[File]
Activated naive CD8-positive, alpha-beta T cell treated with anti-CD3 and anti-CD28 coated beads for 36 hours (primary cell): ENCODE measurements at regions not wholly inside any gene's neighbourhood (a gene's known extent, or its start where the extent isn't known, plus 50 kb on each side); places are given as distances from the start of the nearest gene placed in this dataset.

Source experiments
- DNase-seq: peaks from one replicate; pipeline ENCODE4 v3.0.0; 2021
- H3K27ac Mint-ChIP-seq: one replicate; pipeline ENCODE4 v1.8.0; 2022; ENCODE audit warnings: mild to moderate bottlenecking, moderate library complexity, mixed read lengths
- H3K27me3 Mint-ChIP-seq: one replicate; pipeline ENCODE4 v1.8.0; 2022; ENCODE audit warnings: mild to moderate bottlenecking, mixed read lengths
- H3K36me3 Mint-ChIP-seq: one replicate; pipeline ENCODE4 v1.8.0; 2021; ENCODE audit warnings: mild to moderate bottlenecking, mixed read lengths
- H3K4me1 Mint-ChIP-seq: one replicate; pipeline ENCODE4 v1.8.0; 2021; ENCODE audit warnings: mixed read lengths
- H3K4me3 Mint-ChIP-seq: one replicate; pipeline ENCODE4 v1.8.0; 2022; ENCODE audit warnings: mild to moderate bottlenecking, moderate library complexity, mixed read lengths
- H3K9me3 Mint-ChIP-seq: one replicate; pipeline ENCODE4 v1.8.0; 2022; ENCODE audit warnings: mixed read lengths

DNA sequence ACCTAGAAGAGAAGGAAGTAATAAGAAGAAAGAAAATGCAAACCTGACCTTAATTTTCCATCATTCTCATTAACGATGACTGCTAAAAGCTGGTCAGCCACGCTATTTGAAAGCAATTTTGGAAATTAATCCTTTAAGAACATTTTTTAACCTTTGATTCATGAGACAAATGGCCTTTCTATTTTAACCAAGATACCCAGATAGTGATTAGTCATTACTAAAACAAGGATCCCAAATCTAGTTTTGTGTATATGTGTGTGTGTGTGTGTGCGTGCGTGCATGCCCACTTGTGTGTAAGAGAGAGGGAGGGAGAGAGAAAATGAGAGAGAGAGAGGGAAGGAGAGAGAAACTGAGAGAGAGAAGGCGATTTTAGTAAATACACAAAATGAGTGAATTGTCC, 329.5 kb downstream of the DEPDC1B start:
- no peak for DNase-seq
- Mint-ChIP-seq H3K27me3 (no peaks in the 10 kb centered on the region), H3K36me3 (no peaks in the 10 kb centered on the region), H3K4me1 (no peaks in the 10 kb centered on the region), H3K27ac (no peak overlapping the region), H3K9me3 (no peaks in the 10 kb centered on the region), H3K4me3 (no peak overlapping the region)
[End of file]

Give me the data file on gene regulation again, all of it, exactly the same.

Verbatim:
Activated naive CD8-positive, alpha-beta T cell treated with anti-CD3 and anti-CD28 coated beads for 36 hours (primary cell): ENCODE measurements at regions not wholly inside any gene's neighbourhood (a gene's known extent, or its start where the extent isn't known, plus 50 kb on each side); places are given as distances from the start of the nearest gene placed in this dataset.

Source experiments
- DNase-seq: peaks from one replicate; pipeline ENCODE4 v3.0.0; 2021
- H3K27ac Mint-ChIP-seq: one replicate; pipeline ENCODE4 v1.8.0; 2022; ENCODE audit warnings: mild to moderate bottlenecking, moderate library complexity, mixed read lengths
- H3K27me3 Mint-ChIP-seq: one replicate; pipeline ENCODE4 v1.8.0; 2022; ENCODE audit warnings: mild to moderate bottlenecking, mixed read lengths
- H3K36me3 Mint-ChIP-seq: one replicate; pipeline ENCODE4 v1.8.0; 2021; ENCODE audit warnings: mild to moderate bottlenecking, mixed read lengths
- H3K4me1 Mint-ChIP-seq: one replicate; pipeline ENCODE4 v1.8.0; 2021; ENCODE audit warnings: mixed read lengths
- H3K4me3 Mint-ChIP-seq: one replicate; pipeline ENCODE4 v1.8.0; 2022; ENCODE audit warnings: mild to moderate bottlenecking, moderate library complexity, mixed read lengths
- H3K9me3 Mint-ChIP-seq: one replicate; pipeline ENCODE4 v1.8.0; 2022; ENCODE audit warnings: mixed read lengths

DNA sequence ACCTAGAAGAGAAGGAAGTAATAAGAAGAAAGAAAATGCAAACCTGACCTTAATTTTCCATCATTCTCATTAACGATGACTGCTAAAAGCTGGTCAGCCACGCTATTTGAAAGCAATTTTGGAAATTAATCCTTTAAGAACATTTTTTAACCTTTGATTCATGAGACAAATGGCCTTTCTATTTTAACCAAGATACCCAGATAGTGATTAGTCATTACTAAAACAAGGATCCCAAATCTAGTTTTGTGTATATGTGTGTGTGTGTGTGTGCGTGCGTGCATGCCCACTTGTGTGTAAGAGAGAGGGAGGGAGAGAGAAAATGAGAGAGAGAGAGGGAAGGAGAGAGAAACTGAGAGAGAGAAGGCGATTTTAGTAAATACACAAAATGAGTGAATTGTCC, 329.5 kb downstream of the DEPDC1B start:
- no peak for DNase-seq
- Mint-ChIP-seq H3K27me3 (no peaks in the 10 kb centered on the region), H3K36me3 (no peaks in the 10 kb centered on the region), H3K4me1 (no peaks in the 10 kb centered on the region), H3K27ac (no peak overlapping the region), H3K9me3 (no peaks in the 10 kb centered on the region), H3K4me3 (no peak overlapping the region)